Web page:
The Biden administration has been indirectly negotiating with Iran to revive the pact, but talks were suspended in March, and U.S. officials have since voiced increasing pessimism that the deal can be restored. The impasse has escalated tensions in the Middle East, including between Iran and Israel, which has long opposed the agreement and has carried out attacks on Iran’s nuclear facilities.

Biden envoy makes the case for Iran nuclear deal as prospects fade

With the fate of the deal dominating discussions in the region, Israeli Prime Minister Naftali Bennett flew to the United Arab Emirates on a surprise visit Thursday for talks that his office said were focused on “various regional issues.” In comments he made before departing, Bennett commended the IAEA board for its rebuke of Iran, calling it “a decision which clearly states that Iran is continuing to play games and is continuing to conceal and hide.”

Israel maintains its own unacknowledged nuclear weapons arsenal. Iran has insisted that it has no intention of building a bomb and that its nuclear program is for peaceful purposes.

In April, a group of 40 former government officials and nonproliferation experts urged President Biden to complete negotiations to restore the 2015 deal, warning that Iran was a week or a two away from producing enough weapons-grade uranium to fuel a nuclear bomb. On Monday, Grossi echoed the warning, saying Iran was “very, very close” to having a sufficient quantity of nuclear material for the manufacture of a weapon, which was not the same, he added, as “having a bomb.”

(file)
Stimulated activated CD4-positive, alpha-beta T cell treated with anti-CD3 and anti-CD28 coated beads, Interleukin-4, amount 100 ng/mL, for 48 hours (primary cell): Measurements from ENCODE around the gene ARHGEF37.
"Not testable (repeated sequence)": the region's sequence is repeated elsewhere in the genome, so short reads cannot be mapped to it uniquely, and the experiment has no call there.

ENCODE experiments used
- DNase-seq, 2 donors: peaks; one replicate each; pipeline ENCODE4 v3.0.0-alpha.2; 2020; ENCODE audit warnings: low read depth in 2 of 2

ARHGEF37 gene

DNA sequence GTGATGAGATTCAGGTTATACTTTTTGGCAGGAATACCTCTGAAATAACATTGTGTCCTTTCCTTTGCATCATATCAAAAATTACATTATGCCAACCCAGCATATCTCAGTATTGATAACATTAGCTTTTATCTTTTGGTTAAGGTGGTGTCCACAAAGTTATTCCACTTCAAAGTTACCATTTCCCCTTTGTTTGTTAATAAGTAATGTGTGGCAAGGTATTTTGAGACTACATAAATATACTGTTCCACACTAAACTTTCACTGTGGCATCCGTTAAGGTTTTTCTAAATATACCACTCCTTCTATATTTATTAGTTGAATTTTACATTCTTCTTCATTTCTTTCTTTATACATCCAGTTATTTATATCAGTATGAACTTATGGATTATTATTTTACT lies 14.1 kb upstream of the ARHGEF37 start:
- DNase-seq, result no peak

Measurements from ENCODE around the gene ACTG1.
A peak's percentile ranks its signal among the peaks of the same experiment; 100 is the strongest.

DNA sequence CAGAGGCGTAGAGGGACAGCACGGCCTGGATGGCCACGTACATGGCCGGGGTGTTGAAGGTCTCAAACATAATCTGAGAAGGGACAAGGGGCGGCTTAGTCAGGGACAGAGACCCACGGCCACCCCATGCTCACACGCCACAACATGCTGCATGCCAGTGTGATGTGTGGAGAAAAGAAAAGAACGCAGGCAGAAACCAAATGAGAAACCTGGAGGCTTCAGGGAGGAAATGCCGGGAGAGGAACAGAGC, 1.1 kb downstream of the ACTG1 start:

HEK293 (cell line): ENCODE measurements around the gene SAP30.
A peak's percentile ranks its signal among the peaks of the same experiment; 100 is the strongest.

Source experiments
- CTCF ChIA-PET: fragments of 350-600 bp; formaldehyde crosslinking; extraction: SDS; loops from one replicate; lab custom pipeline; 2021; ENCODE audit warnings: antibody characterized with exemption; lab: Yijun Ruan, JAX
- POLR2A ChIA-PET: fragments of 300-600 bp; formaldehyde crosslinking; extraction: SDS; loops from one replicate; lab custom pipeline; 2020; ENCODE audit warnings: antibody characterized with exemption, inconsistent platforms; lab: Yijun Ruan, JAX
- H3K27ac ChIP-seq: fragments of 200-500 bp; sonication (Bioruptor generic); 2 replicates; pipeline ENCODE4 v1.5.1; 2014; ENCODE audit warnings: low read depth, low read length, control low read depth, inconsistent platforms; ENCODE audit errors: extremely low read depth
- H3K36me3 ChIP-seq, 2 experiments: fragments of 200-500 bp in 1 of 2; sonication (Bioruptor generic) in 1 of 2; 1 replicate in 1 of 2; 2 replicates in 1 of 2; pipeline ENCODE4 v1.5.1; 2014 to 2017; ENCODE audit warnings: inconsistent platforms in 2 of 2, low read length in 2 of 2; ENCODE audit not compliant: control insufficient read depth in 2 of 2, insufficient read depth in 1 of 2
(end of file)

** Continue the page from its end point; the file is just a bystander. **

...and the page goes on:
But the threshold — or a “significant quantity,” in the IAEA’s terminology — was “not a banality, it’s a very, very important thing,” he said.

The Biden administration’s attempts to revive the nuclear pact have faced significant resistance from Congress, including from Democrats. In April, a bipartisan supermajority of the Senate passed a nonbinding resolution insisting that there be no delisting of the Islamic Revolutionary Guard Corps, Iran’s strongest military force, which the Trump administration designated a foreign terrorist organization in 2019.

Although negotiators say they have resolved most outstanding nuclear-related issues, Iran has demanded that the United States lift the designation as a condition for reestablishing the JCPOA.

“We are in a very tense situation,” Grossi said Thursday, describing efforts to revive the agreement as being at a “low ebb.” “Now we are adding this to the picture,” he said, referring to Iran’s removal of the cameras. “It’s not one of those good days. It’s not.”

Forty or so cameras monitoring Iran’s atomic program remained, Grossi said. But in about three to four weeks, he said, the removal of the other cameras would leave the IAEA unable to maintain “continuity of knowledge” about Iran’s nuclear activities.

“Iran has a way out of the nuclear crisis it has created,” Robert Malley, the Biden administration’s special envoy for Iran, wrote in a message on Twitter on Thursday. “Cooperate with the IAEA to resolve outstanding safeguards issue & agree to return to the JCPOA, thereby addressing urgent international nonproliferation concerns & achieving U.S. sanctions lifting. The choice is theirs.”

Steve Hendrix in Jerusalem contributed to this report.